The current grid system is too outdated to gracefully accommodate this level of technological or market complexity.  Current solution used by utilities to deal with the complexity is equally outdated, such as when demand outpaces supply: utilities turn on backup fossil fuel-powered plants, known as ‘peaker plants’ as an emergency measure to avoid a cascading catastrophe. This procedure is an expensive and wasteful solution and leads to higher electricity bills and greater greenhouse gas emissions. These problems will be exacerbated if U.S. energy demand increases again in the future.

How can the energy grid be modernized?

To combat these problem, the U.S. Department of Energy (DOE) has made support of the ‘smart grid’ (“a fully automated power delivery network that monitors and controls every consumer and node, ensuring a two-way flow of electricity and information”) a national policy goal. Since 2010, the DOE has invested $4.5 billion in smart grid infrastructure and installed over 15 million smart meters that monitor energy usage per device and alert utilities of local blackouts. It is estimated that while total U.S. energy demand is expected to increase 25 percent by 2050; however, these smart meters will limit the rise in peak electricity load on the grid by only 1 percent.

Figure 2: Past and projected U.S. energy consumption in quadrillion Btu. By 2040, world energy consumption is expected to increase by 15.3%. Data retrieved from the U.S. Energy Information Administration.


The more promising solution is AI – brain of the future smart grid. These more intelligent technologies will continuously collect and synthesize overwhelming amounts of data from millions of smart sensors nationwide to make timely decisions on how to best allocate energy resources. Additionally, the advances made from ‘deep learning’ algorithms, a system where machines learn on their own by spotting patterns and anomalies in large data sets, will revolutionize both the demand and supply side of the energy economy. As a result, large regional grids will be replaced by specialized microgrids that manage local energy needs with finer resolution. These AI technologies can be paired with new battery technologies that allow power to continually flow to and between local communities even when severe weather or other outages afflict the broader power system.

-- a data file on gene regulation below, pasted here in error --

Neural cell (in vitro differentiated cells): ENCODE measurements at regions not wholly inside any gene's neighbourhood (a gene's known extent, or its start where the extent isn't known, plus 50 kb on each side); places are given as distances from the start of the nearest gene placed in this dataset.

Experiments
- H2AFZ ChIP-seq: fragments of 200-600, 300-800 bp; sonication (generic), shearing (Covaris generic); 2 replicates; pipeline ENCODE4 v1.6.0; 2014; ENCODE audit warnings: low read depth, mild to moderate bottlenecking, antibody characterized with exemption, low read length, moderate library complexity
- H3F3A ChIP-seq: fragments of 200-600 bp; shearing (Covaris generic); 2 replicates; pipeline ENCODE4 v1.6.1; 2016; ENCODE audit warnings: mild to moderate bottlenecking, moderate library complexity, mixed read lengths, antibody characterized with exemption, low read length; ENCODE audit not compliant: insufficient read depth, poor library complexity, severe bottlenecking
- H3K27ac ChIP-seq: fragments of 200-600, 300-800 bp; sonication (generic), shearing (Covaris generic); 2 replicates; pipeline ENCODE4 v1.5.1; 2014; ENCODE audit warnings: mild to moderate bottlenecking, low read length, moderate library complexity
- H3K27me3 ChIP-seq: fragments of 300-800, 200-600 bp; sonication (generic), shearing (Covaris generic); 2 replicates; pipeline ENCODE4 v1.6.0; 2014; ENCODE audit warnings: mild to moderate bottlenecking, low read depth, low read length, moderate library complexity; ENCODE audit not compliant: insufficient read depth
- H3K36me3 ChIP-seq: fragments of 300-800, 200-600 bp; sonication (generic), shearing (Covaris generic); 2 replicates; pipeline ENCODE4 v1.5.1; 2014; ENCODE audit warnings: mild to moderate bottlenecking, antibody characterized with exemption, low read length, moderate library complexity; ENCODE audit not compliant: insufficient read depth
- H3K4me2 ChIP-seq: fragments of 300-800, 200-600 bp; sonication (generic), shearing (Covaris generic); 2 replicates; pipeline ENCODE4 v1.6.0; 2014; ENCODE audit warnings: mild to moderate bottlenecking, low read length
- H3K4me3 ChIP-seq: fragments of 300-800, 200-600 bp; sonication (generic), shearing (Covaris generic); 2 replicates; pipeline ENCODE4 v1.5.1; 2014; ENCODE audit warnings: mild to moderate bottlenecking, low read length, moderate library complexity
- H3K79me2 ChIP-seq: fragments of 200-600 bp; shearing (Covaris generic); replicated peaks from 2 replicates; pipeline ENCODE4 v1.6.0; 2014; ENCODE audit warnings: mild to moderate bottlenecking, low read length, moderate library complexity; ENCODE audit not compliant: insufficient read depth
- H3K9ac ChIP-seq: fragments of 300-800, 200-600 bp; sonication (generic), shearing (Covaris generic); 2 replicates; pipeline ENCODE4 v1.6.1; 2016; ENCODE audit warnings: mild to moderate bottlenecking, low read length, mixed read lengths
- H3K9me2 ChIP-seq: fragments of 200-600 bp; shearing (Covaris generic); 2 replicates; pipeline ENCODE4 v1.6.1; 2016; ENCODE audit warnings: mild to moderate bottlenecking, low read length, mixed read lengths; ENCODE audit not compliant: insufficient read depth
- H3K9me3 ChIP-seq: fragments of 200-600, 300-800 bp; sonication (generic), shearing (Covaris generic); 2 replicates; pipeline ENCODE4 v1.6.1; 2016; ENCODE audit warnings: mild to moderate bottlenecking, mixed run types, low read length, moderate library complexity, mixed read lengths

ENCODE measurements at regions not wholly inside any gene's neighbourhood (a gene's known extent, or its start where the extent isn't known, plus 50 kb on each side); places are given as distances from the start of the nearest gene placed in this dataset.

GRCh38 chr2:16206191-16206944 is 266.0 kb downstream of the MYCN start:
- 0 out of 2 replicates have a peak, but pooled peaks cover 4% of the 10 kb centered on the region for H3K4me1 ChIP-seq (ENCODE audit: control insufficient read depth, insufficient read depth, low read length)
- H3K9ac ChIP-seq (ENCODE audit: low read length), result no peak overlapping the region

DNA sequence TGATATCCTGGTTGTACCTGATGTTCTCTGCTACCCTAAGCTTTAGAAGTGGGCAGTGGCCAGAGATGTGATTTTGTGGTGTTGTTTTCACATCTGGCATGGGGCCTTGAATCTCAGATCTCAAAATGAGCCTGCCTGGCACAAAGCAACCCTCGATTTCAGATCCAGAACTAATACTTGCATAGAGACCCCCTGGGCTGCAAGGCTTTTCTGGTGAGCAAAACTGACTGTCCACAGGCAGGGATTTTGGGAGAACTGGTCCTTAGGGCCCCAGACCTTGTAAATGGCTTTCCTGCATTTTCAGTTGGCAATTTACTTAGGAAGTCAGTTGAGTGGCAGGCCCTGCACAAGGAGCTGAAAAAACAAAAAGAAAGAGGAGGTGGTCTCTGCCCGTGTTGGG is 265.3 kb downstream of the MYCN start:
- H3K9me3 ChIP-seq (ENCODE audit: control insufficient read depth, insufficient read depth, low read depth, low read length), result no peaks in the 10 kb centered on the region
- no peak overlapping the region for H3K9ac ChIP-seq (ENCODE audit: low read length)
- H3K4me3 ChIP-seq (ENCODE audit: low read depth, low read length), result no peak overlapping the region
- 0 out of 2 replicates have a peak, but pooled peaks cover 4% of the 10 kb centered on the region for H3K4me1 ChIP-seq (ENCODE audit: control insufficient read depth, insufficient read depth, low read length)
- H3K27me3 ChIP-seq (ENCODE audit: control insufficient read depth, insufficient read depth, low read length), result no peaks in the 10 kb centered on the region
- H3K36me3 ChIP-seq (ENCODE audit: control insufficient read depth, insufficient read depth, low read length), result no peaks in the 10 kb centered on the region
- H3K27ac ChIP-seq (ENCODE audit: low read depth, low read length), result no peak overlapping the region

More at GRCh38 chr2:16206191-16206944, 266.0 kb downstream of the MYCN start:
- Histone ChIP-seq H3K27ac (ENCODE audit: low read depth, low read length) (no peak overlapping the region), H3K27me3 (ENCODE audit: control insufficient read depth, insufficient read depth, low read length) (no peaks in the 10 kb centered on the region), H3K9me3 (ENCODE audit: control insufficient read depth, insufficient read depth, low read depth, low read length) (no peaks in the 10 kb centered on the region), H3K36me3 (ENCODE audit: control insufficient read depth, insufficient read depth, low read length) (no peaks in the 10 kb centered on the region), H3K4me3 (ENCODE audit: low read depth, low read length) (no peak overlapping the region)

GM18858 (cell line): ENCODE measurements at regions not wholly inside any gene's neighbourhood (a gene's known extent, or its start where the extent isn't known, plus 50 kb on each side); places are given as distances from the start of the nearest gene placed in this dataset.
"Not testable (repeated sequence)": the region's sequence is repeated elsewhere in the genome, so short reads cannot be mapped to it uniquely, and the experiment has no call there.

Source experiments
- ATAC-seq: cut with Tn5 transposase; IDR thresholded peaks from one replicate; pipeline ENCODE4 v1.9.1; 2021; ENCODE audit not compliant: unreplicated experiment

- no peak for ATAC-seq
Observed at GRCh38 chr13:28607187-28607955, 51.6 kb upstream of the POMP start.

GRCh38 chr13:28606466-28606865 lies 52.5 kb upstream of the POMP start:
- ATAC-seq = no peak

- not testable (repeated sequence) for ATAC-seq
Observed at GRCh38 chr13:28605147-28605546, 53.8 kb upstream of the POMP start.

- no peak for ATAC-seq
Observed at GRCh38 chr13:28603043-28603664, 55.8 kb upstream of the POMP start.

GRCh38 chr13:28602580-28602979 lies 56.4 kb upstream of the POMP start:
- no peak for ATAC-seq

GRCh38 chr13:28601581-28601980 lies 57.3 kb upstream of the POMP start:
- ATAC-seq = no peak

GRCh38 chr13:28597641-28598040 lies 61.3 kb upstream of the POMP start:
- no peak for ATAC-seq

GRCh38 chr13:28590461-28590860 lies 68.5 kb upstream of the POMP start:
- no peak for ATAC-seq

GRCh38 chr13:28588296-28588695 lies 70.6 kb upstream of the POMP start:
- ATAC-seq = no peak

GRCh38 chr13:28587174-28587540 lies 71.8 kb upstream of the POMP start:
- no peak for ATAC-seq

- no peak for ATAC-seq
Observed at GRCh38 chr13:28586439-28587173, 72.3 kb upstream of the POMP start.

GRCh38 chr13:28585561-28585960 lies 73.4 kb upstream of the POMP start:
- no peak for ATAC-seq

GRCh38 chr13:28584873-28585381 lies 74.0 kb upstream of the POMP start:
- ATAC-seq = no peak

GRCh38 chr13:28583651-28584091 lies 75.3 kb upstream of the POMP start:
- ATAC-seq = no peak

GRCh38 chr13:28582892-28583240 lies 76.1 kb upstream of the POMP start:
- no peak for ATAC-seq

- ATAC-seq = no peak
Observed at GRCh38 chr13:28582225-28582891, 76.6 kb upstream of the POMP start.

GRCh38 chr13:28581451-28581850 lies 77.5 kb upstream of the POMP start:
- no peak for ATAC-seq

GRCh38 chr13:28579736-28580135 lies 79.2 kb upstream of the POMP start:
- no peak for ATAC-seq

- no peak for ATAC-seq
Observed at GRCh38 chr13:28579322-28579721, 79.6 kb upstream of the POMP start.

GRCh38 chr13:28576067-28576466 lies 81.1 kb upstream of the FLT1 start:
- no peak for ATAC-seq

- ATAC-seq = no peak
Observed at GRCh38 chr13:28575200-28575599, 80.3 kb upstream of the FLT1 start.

On the demand side, smart meters for homes and businesses as well as sensors along transmission lines will constantly monitor demand and supply. Further, briefcase-sized devices known as ‘synchrophasers’ will measure the flow of electricity through the grid in real time, allowing operators to actively manage and avoid disruptions. These sensors communicate with the grid and modify electricity use during off-peak times, thereby relaxing the workload of the grid and lowering prices for consumers. Google recently applied synchrophaser sensor technologies to reduce its total data center power consumption, which translated to millions of dollars in savings.